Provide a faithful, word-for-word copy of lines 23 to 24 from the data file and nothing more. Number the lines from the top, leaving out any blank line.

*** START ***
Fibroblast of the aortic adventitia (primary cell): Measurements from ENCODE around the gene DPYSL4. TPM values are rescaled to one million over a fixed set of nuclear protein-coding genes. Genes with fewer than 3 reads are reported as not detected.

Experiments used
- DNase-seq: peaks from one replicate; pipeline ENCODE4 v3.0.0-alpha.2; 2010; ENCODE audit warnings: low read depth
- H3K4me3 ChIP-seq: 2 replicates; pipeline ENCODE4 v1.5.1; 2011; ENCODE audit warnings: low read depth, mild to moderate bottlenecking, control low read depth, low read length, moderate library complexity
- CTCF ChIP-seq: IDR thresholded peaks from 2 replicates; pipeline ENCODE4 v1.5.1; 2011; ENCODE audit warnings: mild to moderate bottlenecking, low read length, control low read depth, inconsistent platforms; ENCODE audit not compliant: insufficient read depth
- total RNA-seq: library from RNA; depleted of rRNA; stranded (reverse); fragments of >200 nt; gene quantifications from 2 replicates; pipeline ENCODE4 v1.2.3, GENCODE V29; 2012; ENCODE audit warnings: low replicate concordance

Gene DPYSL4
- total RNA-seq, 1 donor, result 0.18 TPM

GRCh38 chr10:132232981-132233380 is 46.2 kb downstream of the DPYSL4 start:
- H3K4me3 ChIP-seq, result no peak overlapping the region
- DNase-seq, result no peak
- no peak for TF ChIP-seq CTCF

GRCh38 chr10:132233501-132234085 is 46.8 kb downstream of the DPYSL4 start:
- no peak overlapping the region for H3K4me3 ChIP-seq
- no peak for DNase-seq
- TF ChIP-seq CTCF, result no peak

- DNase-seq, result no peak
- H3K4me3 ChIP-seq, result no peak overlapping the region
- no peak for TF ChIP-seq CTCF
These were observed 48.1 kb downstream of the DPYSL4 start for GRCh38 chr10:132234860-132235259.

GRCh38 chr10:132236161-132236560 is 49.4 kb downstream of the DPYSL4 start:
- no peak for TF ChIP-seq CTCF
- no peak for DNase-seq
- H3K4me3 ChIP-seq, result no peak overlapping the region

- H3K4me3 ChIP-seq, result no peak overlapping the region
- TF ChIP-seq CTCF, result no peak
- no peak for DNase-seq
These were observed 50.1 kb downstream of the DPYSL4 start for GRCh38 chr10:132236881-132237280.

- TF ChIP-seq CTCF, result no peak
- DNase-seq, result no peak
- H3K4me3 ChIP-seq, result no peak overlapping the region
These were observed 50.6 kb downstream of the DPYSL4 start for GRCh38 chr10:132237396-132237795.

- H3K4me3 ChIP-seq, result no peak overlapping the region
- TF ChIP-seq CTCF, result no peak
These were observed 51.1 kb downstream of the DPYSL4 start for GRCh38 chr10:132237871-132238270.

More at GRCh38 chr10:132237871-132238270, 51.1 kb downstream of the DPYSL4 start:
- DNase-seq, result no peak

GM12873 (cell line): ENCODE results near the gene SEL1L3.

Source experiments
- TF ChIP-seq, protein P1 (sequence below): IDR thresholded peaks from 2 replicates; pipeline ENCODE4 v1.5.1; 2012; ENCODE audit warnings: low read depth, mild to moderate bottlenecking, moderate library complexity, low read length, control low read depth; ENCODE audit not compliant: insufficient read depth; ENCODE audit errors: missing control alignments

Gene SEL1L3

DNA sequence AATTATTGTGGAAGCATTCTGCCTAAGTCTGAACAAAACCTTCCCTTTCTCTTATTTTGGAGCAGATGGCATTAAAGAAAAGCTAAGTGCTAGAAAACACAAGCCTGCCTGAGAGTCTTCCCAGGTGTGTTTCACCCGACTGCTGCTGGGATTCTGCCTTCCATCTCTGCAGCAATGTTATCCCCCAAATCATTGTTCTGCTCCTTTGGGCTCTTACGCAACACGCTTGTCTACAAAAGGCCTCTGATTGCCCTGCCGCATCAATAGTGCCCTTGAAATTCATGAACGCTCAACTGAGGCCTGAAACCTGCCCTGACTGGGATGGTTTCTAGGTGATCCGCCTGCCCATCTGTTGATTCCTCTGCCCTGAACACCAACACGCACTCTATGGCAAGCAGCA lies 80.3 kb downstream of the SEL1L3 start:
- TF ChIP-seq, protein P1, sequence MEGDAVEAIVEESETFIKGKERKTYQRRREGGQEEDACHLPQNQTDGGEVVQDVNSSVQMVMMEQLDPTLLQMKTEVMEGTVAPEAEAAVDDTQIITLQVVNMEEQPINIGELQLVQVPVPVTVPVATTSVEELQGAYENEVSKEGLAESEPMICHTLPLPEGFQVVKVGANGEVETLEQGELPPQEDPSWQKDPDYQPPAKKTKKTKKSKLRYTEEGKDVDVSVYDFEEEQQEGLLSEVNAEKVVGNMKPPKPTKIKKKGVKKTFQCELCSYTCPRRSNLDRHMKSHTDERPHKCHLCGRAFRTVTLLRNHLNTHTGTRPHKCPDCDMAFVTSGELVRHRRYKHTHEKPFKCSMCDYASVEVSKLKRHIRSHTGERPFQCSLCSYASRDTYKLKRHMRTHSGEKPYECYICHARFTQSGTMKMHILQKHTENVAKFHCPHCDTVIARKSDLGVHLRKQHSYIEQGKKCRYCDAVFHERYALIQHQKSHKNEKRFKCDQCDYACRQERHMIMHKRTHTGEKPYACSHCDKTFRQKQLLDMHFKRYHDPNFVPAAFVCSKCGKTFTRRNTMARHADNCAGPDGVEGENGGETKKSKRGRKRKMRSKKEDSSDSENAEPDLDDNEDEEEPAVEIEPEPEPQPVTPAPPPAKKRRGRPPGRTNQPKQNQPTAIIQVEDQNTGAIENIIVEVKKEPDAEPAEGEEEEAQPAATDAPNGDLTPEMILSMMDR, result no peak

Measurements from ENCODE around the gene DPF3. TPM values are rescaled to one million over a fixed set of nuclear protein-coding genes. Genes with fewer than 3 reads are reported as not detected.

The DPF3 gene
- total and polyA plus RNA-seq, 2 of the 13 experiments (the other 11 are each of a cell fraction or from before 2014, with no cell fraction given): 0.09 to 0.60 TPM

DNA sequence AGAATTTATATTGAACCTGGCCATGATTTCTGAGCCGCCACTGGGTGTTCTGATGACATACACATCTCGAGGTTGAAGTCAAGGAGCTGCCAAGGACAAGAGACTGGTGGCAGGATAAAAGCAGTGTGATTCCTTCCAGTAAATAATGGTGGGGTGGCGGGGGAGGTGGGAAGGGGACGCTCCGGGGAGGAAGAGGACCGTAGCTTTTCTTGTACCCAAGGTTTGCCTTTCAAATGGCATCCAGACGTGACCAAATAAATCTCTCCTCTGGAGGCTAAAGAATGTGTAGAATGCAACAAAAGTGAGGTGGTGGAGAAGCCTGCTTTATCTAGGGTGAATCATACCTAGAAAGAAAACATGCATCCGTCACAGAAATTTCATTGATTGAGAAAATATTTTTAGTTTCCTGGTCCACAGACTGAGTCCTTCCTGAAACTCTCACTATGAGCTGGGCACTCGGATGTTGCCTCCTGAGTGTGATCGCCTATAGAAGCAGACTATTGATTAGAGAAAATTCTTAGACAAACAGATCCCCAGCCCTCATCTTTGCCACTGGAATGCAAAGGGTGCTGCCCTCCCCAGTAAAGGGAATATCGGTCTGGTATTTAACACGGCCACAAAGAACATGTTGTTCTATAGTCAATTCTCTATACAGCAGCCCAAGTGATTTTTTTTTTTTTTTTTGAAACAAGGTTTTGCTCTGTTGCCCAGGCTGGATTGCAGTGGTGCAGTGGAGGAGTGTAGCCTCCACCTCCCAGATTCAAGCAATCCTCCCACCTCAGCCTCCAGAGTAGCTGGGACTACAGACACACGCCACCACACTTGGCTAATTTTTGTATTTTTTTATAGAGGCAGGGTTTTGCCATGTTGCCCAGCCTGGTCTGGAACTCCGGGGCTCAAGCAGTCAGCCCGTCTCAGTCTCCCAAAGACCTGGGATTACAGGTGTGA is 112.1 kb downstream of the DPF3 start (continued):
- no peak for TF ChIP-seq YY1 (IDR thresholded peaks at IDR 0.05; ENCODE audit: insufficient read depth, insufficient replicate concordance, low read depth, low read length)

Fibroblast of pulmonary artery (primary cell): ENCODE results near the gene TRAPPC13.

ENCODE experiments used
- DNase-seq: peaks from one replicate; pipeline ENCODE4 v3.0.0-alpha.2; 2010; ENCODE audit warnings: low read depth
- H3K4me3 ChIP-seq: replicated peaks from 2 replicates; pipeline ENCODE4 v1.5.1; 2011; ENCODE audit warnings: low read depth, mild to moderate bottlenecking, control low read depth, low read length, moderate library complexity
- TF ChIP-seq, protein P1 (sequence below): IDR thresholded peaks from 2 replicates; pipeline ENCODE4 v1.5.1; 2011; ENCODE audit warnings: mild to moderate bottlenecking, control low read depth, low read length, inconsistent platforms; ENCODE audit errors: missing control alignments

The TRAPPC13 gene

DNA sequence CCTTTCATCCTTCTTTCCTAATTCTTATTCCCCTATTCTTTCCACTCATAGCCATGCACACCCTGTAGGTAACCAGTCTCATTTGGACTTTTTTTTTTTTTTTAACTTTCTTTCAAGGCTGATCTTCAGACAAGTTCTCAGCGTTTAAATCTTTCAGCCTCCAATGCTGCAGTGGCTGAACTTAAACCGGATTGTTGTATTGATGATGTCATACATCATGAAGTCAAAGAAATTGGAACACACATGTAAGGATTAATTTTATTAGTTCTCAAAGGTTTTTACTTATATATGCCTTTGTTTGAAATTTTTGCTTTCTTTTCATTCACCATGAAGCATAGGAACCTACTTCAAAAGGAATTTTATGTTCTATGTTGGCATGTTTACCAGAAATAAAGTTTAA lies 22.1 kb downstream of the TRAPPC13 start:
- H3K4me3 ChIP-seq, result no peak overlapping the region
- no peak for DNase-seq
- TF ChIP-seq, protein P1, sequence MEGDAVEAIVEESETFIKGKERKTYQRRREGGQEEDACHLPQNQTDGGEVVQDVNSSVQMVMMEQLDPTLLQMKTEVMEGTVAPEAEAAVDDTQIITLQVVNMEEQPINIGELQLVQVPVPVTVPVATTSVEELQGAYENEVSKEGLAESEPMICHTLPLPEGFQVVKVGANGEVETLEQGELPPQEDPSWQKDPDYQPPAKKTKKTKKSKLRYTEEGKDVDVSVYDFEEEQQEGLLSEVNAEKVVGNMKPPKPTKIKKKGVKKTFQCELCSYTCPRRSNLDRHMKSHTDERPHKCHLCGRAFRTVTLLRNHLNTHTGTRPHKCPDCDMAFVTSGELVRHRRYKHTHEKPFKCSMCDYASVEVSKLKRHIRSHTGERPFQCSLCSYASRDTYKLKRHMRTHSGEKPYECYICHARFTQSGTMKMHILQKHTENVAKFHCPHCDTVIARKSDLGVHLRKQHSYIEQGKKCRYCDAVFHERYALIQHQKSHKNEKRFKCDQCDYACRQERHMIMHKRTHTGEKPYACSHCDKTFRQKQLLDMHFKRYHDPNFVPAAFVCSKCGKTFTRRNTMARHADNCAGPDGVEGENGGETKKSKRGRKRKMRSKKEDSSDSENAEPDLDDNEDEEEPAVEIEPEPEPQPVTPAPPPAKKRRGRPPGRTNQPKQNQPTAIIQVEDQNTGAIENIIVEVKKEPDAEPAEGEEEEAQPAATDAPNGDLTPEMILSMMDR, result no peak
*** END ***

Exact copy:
- no peak for DNase-seq
- H3K4me3 ChIP-seq, result no peak overlapping the region